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Further cementing a fruitful professional partnership after their successful collaborations on The Seagull, Betrayal and Old Times in London and New York, Kristin Scott Thomas and director Ian Rickson come up with the goods again for Electra, a powerhouse rendition of Sophocles’ classic tragedy.
Staged in the round at London’s Old Vic using Frank McGuinness’ 1997 adaptation of the text, the production strikes a smart balance between antiquity and modernity. Sparse, period-suggestive but not literal design and eerie music (by rock star PJ Harvey) rub up against instantly accessible performances, stippled with surprisingly effective moments of humor. Thomas rightly earned vigorous applause on press night for her bravura, backbone display of prowess in the physically and emotionally demanding title role. Her name will undoubtedly lure the crowds in the months ahead, but the excellent supporting cast deserves equal praise for putting flesh on the story’s bones.
It’s not hard to see why this 2500-year-old portrait of familial strife continues to speak to so many generations. On one level, this story — of a woman consumed by hatred for her mother Clytemnestra and stepfather Aegisthus for having killed her father Agamemnon — is just another strand in a whole tapestry of mythic struggles and grudges involving knots of characters who show up in surviving plays by other Hellenic writers (such as Euripides’ Iphigenia in Tauris). In clumsy hands, the raw material can all seem impossibly distant, cold as two-millennia-old burnt offerings. But on a symbolic level, it’s as relevant and personal as yesterday’s fight with your in-laws or the cycles of revenge that fuel civil wars.
In Rickson and his collaborators’ take on the material, Electra becomes less about dynastic politics and more a portrait of how grief deranges the mind. With her stark, staring eyes, sudden growls of fury, and flash-quick changes of mood, Thomas’ Electra strongly evokes a mental patient who is not being cared for by her community. Often walking on tiptoes in bare feet like a child on the autistic spectrum, this Electra is touchingly vulnerable, despite her murderous rhetoric, compulsively stuck on one all-consuming idea: revenge. She’s a flapping, panicked little bird shrouded in a dress a few sizes too big for her.
Sometimes it feels like her despair is more habitual than truly felt; Electra herself is putting on a show whose dramatic run has gone on for quite a few years. When she’s misinformed that her brother Orestes (Jack Lowden) is dead, her operatic hysteria rings a little false. Some might read this as a flaw in Thomas’ acting, or a sign of press-night jitters. But on close scrutiny the effect looks deliberate, creating a matryoshka set of performances nested within a performance.
If that’s the strategy, it makes sense that the rest of the cast pitch their performances in a different, less volatile register. Lowden’s Orestes is steadfast and sweetly simple, a veritable Captain America untroubled by doubts about his mission. Likewise his servant, played by Peter Wight, who miraculously manages to make the potentially tedious fake description of Orestes’ death in a chariot race sound interesting. Diana Quick as Clytemnestra offers a regal, self-assured mother who’s sure she knows best. When she justifies the killing of Agamemnon as revenge for his sacrifice of her daughter Iphigenia, there’s just enough outrage there to show that Electra is a chip off the old block.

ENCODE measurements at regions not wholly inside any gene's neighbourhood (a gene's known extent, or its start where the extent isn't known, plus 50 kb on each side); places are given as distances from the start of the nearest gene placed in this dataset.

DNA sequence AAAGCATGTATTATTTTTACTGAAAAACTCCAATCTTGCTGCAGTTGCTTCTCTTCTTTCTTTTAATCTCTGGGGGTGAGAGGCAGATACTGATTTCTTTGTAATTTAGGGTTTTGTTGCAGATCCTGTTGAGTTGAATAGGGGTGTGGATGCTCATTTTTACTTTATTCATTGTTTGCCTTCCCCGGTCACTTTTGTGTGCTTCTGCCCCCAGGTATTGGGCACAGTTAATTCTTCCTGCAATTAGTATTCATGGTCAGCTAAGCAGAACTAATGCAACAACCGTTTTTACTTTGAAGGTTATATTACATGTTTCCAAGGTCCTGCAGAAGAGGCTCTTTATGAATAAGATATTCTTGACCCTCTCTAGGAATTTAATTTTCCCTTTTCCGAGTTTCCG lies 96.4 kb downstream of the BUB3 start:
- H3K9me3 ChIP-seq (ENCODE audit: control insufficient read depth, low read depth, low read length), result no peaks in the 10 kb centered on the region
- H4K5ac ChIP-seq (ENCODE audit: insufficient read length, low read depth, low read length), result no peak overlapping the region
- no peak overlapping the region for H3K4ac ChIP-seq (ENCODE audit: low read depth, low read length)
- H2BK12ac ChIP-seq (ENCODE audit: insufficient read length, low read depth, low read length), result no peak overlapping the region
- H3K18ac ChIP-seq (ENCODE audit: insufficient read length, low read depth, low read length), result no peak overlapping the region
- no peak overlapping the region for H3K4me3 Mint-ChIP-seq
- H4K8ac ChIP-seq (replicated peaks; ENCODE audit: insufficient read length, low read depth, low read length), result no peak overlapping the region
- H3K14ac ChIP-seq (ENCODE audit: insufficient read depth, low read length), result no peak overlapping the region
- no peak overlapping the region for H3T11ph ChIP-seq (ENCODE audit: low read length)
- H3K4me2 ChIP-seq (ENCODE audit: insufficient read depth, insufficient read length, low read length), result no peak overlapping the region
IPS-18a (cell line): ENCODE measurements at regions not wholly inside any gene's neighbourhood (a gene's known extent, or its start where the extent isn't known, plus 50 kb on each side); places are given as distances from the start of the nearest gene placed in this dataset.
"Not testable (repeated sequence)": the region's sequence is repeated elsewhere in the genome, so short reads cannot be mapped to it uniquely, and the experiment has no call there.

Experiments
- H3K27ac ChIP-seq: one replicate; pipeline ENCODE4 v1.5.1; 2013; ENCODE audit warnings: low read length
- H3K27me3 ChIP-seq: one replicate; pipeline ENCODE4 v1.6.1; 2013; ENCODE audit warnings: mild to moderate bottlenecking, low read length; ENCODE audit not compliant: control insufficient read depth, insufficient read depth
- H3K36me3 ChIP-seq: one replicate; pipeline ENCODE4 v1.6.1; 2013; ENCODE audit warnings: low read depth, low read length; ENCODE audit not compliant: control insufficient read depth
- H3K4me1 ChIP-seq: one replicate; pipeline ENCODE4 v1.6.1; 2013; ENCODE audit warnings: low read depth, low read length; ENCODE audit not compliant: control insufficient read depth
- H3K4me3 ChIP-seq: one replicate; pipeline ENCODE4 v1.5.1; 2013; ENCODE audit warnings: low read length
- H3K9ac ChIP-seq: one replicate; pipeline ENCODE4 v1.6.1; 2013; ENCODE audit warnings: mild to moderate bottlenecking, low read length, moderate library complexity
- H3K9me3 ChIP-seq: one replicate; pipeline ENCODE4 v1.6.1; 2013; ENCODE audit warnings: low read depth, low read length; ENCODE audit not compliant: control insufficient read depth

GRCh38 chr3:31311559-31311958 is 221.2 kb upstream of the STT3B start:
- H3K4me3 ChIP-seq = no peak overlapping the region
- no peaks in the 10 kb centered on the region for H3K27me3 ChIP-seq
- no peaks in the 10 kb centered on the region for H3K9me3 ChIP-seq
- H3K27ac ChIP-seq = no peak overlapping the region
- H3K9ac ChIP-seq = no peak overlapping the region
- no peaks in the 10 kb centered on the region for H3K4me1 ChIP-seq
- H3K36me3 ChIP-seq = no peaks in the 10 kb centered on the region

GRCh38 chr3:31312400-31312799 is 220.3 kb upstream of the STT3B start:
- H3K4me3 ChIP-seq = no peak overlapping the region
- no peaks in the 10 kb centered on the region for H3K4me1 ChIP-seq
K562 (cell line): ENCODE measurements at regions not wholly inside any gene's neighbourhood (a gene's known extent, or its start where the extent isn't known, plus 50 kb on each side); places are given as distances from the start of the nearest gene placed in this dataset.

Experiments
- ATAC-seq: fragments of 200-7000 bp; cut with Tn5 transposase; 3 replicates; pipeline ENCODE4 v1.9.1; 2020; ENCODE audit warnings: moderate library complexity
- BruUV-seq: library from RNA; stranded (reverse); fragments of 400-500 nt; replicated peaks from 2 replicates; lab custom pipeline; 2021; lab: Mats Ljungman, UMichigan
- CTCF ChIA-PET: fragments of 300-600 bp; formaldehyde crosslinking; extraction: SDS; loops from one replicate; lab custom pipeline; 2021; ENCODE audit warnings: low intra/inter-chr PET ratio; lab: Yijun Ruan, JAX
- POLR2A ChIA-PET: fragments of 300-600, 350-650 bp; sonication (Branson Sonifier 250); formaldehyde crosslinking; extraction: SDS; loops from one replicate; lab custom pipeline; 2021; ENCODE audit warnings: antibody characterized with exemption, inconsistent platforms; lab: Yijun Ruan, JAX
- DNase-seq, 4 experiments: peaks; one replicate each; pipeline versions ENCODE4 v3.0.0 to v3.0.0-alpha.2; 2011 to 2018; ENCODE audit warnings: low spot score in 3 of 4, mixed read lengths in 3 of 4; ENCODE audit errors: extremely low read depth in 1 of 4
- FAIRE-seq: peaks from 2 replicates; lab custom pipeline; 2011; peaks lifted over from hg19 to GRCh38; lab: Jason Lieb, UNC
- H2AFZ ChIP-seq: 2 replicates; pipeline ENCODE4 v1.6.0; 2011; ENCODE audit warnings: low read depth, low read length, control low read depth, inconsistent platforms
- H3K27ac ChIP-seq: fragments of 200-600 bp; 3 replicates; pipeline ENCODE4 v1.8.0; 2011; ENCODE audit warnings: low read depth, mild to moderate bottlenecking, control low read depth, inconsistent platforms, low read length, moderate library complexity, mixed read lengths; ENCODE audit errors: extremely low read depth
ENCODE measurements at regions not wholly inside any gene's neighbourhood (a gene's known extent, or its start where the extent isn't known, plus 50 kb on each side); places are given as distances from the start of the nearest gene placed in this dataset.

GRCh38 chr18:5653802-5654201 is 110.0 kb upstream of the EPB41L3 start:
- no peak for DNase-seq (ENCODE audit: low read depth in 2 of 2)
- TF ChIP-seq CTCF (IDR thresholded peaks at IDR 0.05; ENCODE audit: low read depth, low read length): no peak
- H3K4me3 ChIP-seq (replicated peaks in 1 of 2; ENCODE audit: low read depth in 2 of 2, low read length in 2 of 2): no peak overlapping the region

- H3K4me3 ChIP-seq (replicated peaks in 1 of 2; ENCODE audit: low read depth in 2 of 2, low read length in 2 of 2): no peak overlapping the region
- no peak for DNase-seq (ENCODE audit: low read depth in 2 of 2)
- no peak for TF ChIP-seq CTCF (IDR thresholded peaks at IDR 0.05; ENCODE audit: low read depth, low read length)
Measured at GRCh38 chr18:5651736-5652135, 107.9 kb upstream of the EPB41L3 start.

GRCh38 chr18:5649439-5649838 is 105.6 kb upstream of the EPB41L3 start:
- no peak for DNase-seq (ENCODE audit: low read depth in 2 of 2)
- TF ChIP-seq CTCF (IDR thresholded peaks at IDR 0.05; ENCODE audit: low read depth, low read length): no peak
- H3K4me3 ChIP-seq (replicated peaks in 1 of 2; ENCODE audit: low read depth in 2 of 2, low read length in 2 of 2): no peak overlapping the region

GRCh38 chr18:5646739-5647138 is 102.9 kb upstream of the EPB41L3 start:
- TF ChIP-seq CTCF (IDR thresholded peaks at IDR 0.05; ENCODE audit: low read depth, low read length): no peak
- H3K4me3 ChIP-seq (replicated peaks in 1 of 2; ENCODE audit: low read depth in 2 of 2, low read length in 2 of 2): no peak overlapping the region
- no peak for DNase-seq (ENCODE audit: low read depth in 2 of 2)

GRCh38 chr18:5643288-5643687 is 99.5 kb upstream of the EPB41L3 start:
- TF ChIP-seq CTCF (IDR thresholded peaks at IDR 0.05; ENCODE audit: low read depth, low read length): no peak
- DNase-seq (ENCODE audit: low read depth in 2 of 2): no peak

Read more ‘Ballyturk’: London Theater Review
Staged without an intermission, the production rattles along at a satisfying clip, building up a sweaty head of steam by the time it reaches its murderous climax. McGuinness’ dialogue honors the original text’s classical roots with appropriately grandiloquent word choices here and there — “lamentation,” for instance, instead of the more colloquial “grieving.” But for the most part the language is as briskly direct and comprehensible as the depicted emotions themselves. Nearly every line delivery feels motivated and considered, so that even the women in the chorus (played by Julia Dearden, Golda Rosheuvel and Thalissa Teixeira) have shading and individuation as they variously comfort, confront and counterpoint Electra.
Converted into an in-the-round space for this 2014 season as it was back in 2008, the Old Vic auditorium’s neo-rococo splendor makes for a pleasing contrast to the production’s austere set, which consists of little more than an imposing portal, a leafless Godot-esque tree and a dusty circle on the floor.
The blocking and choreography (the latter credited to Maxine Doyle) democratically allow spectators from every seating section to have good views of the actors at regular intervals, although sometimes movements seem somewhat undermotivated. Harvey’s throbbing, autoharp-inflected music richly adds to the sense of doom.
Cast: Kristin Scott Thomas, Peter Wight, Jack Lowden, Julia Dearden, Golda Rosheuvel, Thalissa Teixeira, Liz White, Diana Quick, Tyrone Huggins
Director: Ian Rickson
Playwright: Sophocles, adaptation by Frank McGuinness
Designer: Mark Thompson
Lighting designer: Neil Austin
Music: PJ Harvey
Sound designer: Simon Baker
Choreographer: Maxine Doyle
Presented by The Old Vic & Sonia Friedman Productions
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